LOGAN — A judge has refused to toss out evidence against a 43-year-old Logan man accused of raping a woman, who was an acquaintance. Defense attorneys had claimed police broke the law and violated Gabriel Alvarado’s rights as they investigated the case against him.
Alvarado participated in a virtual hearing in 1st District Court Monday afternoon. He was previously charged with rape, object rape and forcible sodomy, all first-degree felonies; and domestic violence in the presence of a child, a class B misdemeanor.
Public defender Joseph Saxton had previously filed a motion, asking the court to toss out evidence that was gathered by law enforcement during a recorded phone call between Alvarado and the alleged victim. He claimed the call violated a protective order previously issued by the court.
Prosecutor Ronnie Keller disagreed, and said the order was only against Alvarado and didn’t prohibit the alleged victim from calling him. He explained that investigators followed the law and the defendant didn’t have to answer the phone.
Judge Brandon Maynard agreed with Keller and denied Saxton’s motion. He ruled police tactics were appropriate.
In April, Logan City police officers were contacted after the alleged victim went to the Cache Valley Hospital for treatment. She reported Alvarado had allegedly raped her hours earlier as she told him “no” continually. The assault reportedly took place at her Logan apartment.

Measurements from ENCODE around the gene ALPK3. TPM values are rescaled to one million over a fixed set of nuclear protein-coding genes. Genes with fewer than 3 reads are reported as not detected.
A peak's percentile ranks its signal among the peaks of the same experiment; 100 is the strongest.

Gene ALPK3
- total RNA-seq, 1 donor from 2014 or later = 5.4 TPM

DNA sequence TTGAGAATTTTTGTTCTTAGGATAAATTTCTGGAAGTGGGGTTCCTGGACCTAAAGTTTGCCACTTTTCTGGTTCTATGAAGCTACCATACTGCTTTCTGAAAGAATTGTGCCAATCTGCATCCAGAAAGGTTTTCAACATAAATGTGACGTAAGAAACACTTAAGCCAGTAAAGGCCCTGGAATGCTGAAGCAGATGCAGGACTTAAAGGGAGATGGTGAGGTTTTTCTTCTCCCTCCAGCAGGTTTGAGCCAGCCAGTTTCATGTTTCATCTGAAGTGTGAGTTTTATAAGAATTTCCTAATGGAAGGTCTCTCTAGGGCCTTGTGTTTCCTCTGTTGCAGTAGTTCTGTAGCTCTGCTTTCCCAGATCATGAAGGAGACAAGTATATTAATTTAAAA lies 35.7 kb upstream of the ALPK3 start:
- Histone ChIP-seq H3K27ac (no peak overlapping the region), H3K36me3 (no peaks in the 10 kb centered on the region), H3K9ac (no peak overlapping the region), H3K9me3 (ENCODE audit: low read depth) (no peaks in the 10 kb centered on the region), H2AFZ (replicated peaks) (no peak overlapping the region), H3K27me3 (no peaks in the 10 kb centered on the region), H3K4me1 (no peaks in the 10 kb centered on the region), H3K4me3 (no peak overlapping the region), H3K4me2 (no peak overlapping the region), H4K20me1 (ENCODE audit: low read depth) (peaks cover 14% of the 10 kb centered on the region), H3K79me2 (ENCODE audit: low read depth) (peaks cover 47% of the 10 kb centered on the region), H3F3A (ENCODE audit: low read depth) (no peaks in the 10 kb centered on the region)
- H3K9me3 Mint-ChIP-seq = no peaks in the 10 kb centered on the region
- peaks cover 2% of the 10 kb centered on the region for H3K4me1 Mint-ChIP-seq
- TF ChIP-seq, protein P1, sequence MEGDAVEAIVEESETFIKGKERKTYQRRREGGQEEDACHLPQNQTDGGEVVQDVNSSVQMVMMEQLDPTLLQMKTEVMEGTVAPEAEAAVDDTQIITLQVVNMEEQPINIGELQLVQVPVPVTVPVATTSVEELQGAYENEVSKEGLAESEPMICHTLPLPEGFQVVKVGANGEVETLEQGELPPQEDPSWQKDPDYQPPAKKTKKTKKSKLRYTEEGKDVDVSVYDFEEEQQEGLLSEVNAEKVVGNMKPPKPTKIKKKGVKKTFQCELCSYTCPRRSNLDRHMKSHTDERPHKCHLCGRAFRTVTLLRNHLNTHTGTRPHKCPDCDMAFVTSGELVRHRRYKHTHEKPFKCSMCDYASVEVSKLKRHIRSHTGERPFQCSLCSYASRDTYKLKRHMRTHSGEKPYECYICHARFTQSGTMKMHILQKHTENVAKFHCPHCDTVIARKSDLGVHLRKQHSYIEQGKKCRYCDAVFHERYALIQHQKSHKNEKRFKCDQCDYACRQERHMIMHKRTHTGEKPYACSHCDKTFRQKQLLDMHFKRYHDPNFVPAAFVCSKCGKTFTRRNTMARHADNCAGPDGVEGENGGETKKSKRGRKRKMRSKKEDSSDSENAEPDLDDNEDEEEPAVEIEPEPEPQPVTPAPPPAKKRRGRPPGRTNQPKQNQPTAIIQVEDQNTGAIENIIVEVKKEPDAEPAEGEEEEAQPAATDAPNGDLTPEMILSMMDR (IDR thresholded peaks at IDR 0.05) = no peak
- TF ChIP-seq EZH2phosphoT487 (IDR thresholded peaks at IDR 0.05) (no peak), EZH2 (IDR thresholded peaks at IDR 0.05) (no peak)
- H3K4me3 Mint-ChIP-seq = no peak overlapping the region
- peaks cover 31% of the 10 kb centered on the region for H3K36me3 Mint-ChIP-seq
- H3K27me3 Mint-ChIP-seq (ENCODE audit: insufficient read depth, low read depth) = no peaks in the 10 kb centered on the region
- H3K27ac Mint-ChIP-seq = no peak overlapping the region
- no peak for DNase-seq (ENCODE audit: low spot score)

Officers later conducted the recorded phone call between Alvarado and the woman. He denied raping her, but said that he made a mistake and apologized several times.
Days later, the alleged victim found flowers and a note on the doorstep of her apartment. The note was from Alvarado, allegedly apologizing and asking her not to call police.
Alvarado didn’t speak during Monday’s hearing and was ordered to appear again in court Nov. 8. He is being held in jail without bail and could face up to life in prison if convicted.
Individuals arrested and charged in complaints are presumed innocent unless or until proven guilty beyond a reasonable doubt in court.